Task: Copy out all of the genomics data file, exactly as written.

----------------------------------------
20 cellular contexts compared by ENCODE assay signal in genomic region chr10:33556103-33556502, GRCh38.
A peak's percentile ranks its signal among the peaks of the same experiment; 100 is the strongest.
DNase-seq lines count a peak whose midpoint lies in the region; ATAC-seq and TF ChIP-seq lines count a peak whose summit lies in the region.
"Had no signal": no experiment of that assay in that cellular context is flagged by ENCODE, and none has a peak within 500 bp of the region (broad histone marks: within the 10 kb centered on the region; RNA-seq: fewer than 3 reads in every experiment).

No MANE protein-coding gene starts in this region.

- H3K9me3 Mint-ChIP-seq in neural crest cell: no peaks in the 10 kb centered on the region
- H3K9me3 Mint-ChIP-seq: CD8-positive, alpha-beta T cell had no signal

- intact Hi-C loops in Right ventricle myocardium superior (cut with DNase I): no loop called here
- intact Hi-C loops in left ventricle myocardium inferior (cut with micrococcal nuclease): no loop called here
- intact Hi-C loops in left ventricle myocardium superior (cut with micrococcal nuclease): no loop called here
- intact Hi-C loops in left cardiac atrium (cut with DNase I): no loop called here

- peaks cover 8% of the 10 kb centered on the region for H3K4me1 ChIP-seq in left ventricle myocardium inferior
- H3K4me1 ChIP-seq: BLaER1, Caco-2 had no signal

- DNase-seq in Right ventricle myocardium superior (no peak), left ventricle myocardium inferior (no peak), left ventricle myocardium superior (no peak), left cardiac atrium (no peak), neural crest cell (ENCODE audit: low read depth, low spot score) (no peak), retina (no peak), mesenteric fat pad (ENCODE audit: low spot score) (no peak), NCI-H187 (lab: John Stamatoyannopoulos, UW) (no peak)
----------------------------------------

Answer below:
20 cellular contexts compared by ENCODE assay signal in genomic region chr10:33556103-33556502, GRCh38.
A peak's percentile ranks its signal among the peaks of the same experiment; 100 is the strongest.
DNase-seq lines count a peak whose midpoint lies in the region; ATAC-seq and TF ChIP-seq lines count a peak whose summit lies in the region.
"Had no signal": no experiment of that assay in that cellular context is flagged by ENCODE, and none has a peak within 500 bp of the region (broad histone marks: within the 10 kb centered on the region; RNA-seq: fewer than 3 reads in every experiment).

No MANE protein-coding gene starts in this region.

- H3K9me3 Mint-ChIP-seq in neural crest cell: no peaks in the 10 kb centered on the region
- H3K9me3 Mint-ChIP-seq: CD8-positive, alpha-beta T cell had no signal

- intact Hi-C loops in Right ventricle myocardium superior (cut with DNase I): no loop called here
- intact Hi-C loops in left ventricle myocardium inferior (cut with micrococcal nuclease): no loop called here
- intact Hi-C loops in left ventricle myocardium superior (cut with micrococcal nuclease): no loop called here
- intact Hi-C loops in left cardiac atrium (cut with DNase I): no loop called here

- peaks cover 8% of the 10 kb centered on the region for H3K4me1 ChIP-seq in left ventricle myocardium inferior
- H3K4me1 ChIP-seq: BLaER1, Caco-2 had no signal

- DNase-seq in Right ventricle myocardium superior (no peak), left ventricle myocardium inferior (no peak), left ventricle myocardium superior (no peak), left cardiac atrium (no peak), neural crest cell (ENCODE audit: low read depth, low spot score) (no peak), retina (no peak), mesenteric fat pad (ENCODE audit: low spot score) (no peak), NCI-H187 (lab: John Stamatoyannopoulos, UW) (no peak)